This article was originally published on riskology.co
I’ve always been an early riser, but I’m not what you would call a morning person. I like the peace and serenity that comes with a sun rise when no one else is awake. I like knowing that when I wake up, I’m guaranteed a hot shower. Lately, I’ve noticed I like getting my daily exercise done early so that it’s out of the way and I can focus on other things for the rest of the day.
Until just a few months ago, I had a day job in the construction industry. Getting up early in that line of work is a prerequisite. On my first day, I was issued an official alarm clock and coffee grinder. If you’re not an early riser, you’re going to become one.
Apparently, I missed a memo, because early mornings at the office aren’t usually spent enjoying the sunrise or improving your health. They’re spent sweating bullets trying to finish work that was neglected yesterday or put out fires that someone else started.
Not exactly my cup of tea, so to speak. I like mornings, but I like them on my own terms.
I’m sure you’ve had the misfortune at some point in life of trying to reconcile what you wanted to do with what you thought you had to do. This is exactly the situation I found myself in and it was thoroughly problematic. All these rules that someone else made and I had to follow.
When I was new, I just tried to fit in and do what everyone else was doing. “That’s just how it is,” they said. You show up at 7:00 every morning and leave at 5:00 every evening. It had to be for a reason, right? Besides, I was on an prosperous career track. If I could just get used to this schedule, spending the first hours of every day pulling my hair out in what felt like a incoherent stupor, there’d be years of financial good fortune ahead of me.
This is the part where I state loudly and quite firmly, “Wrong!”
I was fresh to the professional world and wet behind the ears, but it didn’t take too long to figure out why we had this 7:00 to 5:00 rule. Of course, I’ve always been aware that most companies keep set working hours, I just wasn’t always sure why.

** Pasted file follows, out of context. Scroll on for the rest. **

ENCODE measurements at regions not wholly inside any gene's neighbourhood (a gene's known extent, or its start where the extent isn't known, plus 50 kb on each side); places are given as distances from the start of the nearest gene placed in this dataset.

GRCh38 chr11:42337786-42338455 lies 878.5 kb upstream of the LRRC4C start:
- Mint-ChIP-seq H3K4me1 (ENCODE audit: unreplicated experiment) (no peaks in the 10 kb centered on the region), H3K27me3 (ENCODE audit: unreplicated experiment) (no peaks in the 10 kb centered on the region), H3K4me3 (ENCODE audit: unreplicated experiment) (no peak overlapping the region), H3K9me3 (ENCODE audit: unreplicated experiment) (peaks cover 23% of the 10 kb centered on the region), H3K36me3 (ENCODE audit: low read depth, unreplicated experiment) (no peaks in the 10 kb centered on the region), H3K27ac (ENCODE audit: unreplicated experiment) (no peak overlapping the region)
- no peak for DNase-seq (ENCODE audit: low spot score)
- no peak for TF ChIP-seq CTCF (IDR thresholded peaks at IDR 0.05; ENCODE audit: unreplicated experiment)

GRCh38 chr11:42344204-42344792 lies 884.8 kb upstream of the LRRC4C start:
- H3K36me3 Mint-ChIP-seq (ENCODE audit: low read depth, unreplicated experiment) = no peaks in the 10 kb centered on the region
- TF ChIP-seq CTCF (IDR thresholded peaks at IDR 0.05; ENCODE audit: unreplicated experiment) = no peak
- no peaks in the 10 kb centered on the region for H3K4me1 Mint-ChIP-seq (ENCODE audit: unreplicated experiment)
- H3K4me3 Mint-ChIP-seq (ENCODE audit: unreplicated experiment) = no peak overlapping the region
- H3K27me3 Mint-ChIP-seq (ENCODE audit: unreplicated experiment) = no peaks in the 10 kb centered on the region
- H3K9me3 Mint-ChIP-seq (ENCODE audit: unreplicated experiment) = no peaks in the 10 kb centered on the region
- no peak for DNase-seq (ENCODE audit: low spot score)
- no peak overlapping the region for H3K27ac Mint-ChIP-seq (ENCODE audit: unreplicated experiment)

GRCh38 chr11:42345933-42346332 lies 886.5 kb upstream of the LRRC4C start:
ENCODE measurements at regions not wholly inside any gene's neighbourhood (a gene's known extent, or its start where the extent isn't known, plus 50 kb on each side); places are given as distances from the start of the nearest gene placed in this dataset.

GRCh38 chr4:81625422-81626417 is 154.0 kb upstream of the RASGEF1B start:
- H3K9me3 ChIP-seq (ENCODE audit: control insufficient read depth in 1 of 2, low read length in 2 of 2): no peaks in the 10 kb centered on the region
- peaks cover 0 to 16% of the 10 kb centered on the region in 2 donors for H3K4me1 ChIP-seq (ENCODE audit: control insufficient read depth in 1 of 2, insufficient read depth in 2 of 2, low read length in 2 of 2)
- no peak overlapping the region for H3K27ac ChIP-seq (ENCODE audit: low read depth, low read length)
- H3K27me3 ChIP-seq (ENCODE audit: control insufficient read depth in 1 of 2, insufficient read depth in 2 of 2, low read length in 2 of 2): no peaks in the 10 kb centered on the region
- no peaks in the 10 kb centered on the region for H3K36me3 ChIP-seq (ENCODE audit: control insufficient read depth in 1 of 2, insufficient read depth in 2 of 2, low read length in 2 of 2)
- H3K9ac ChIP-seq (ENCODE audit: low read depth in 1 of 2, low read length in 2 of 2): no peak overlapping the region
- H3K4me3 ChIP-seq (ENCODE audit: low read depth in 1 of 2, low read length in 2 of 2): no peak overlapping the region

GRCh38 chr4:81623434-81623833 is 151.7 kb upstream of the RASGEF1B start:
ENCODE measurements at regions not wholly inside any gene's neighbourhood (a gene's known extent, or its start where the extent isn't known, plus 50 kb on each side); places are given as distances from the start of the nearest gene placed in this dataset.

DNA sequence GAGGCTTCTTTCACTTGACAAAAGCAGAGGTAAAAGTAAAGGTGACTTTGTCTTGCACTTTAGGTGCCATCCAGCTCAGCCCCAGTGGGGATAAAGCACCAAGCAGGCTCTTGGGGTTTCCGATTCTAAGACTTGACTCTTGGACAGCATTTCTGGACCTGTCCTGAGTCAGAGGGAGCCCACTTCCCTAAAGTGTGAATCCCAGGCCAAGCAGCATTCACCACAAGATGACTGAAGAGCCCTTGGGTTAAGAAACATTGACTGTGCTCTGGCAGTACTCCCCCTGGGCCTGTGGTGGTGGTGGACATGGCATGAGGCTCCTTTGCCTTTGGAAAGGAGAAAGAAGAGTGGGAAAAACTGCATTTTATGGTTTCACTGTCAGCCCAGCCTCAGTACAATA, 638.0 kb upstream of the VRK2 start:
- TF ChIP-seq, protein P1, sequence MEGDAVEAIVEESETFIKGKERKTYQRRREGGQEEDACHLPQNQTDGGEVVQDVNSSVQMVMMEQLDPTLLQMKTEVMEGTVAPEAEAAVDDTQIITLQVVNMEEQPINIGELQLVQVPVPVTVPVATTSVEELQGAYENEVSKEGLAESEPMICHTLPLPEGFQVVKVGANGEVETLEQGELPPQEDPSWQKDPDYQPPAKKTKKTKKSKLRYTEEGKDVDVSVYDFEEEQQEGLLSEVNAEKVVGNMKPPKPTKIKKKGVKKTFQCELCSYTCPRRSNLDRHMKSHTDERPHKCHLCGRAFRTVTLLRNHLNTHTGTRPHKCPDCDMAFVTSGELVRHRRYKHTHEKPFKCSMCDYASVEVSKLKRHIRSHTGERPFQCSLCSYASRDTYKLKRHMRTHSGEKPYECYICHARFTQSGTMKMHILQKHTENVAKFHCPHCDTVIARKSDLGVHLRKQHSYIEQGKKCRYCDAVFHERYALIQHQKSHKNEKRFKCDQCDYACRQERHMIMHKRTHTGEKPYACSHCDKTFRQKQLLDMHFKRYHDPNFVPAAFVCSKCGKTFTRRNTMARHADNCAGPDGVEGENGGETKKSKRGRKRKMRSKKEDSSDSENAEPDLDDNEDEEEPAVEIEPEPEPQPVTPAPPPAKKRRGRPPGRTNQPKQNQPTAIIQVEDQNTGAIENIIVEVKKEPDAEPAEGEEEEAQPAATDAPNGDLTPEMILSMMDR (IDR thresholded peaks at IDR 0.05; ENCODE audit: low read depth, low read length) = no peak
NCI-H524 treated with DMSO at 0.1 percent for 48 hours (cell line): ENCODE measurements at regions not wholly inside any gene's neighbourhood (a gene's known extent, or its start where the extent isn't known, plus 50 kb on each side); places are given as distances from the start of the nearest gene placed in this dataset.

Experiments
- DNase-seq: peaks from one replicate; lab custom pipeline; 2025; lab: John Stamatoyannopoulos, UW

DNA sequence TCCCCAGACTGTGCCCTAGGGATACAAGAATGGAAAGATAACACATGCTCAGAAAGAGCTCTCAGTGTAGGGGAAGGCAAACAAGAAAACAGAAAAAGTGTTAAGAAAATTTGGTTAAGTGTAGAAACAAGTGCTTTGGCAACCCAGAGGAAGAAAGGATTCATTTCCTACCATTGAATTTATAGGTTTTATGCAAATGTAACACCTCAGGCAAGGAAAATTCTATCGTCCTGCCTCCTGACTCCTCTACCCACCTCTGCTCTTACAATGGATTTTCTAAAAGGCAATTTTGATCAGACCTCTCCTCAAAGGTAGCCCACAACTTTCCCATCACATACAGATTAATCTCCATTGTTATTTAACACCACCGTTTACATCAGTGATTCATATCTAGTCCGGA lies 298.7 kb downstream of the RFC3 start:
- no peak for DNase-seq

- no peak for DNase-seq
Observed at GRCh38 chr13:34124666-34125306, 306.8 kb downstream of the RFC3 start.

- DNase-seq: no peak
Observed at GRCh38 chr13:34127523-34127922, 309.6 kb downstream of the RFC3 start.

Turns out, they had a pretty good reason. Know what it is?
Most employees (in any industry) are completely mediocre and mediocre employees demand (yes, demand!) rules that tell them how to behave.
Setting a schedule that says you show up at 7:00 and leave at 5:00 is an easy way to ensure that average people are at work for an average of 10 hours a day and, if the averages play out, a few of them are productive.
Now, I enjoy sitting around and being unproductive just as much as the next guy, but its not a hobby I care for at work. I like to reserve that kind of activity for weekends and downtime after I feel like I’ve really accomplished something.
At the same time, though, who can kick ass for 10 straight hours? I’m trying, you know, but my bionic brain is still on back order. I felt forced into a position where I either had to completely drain myself every day or adopt this law of averages that just felt wrong.
There’s good news, though. If this is how you feel too, and you’re willing to work a little smarter, you can start making your own rules about your schedule, or about anything at work or in life for that matter.
A Little “Experiment” With Rules
When I realized what kind of system I was in, I knew right away that I wanted out, but I liked my paycheck and I wasn’t really interested in trying to change an entire corporation’s policy.
I’d gotten a lot of praise for the work I’d been doing and it seemed like everyone was really happy with my results, so I decided to do a little test — I quit showing up at 7:00. Yep. I just quit going to work on time. I didn’t do it all at once, and I didn’t just start showing up after lunch, but slowly and surely I started coming to work later and later and doing it more frequently.